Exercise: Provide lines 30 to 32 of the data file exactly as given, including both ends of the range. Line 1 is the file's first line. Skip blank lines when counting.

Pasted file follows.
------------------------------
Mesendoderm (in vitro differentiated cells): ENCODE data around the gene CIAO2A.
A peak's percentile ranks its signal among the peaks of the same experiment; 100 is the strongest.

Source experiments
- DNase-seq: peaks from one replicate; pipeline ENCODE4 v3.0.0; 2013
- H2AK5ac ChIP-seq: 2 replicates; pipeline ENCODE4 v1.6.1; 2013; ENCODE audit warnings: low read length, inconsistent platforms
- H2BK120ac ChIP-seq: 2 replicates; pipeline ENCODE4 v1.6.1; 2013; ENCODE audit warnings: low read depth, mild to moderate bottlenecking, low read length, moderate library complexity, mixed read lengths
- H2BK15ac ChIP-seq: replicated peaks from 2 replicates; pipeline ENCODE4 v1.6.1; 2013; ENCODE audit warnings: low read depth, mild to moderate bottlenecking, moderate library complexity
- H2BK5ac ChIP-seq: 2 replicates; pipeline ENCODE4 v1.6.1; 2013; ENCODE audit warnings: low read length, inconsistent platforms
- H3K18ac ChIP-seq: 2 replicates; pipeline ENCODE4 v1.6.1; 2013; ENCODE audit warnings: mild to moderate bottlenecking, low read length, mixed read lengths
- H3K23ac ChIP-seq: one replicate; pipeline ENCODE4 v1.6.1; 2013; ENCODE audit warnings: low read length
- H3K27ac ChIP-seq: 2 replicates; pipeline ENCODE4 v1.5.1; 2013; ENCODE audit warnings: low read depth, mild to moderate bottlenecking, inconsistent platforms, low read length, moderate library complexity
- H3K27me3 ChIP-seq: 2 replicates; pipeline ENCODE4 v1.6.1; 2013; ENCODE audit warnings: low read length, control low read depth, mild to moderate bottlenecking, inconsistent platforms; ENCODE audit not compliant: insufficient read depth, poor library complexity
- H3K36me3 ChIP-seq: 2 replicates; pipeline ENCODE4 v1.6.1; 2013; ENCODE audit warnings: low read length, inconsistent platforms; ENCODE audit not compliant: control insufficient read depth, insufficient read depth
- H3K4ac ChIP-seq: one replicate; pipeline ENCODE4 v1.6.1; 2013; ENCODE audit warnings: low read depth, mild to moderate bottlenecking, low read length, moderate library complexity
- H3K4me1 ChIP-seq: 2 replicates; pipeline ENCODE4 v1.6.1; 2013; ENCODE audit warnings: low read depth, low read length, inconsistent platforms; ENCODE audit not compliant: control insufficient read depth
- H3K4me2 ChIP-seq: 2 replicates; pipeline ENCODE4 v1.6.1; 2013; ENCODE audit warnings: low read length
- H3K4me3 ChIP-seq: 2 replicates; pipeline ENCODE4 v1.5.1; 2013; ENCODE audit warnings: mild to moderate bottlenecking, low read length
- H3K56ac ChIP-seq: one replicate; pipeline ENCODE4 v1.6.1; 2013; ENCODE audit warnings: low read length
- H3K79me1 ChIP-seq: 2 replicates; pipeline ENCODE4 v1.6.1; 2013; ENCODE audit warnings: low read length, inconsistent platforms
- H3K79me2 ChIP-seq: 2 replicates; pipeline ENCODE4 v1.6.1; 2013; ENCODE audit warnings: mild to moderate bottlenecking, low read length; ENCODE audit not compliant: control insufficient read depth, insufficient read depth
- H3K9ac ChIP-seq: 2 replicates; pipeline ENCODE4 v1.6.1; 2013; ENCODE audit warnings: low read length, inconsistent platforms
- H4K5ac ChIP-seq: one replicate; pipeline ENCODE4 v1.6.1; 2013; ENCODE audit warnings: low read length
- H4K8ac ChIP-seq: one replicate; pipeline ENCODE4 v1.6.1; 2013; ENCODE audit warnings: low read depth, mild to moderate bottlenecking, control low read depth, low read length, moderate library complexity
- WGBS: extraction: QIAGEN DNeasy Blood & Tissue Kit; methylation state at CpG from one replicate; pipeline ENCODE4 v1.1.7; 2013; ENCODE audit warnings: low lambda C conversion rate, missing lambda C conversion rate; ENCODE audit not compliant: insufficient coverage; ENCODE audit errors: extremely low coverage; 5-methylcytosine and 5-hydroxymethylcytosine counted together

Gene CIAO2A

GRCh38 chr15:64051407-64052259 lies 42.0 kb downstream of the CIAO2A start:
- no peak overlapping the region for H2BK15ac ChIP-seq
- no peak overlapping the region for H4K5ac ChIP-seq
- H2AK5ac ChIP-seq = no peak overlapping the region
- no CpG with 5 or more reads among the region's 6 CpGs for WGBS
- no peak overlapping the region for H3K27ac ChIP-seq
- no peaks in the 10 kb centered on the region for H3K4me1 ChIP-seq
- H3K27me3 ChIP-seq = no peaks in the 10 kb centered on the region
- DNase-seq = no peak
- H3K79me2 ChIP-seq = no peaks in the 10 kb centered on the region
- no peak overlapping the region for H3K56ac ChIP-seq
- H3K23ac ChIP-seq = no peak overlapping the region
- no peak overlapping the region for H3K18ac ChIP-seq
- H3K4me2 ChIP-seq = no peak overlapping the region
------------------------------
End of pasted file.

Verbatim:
- no CpG with 5 or more reads among the region's 6 CpGs for WGBS
- no peak overlapping the region for H3K27ac ChIP-seq
- no peaks in the 10 kb centered on the region for H3K4me1 ChIP-seq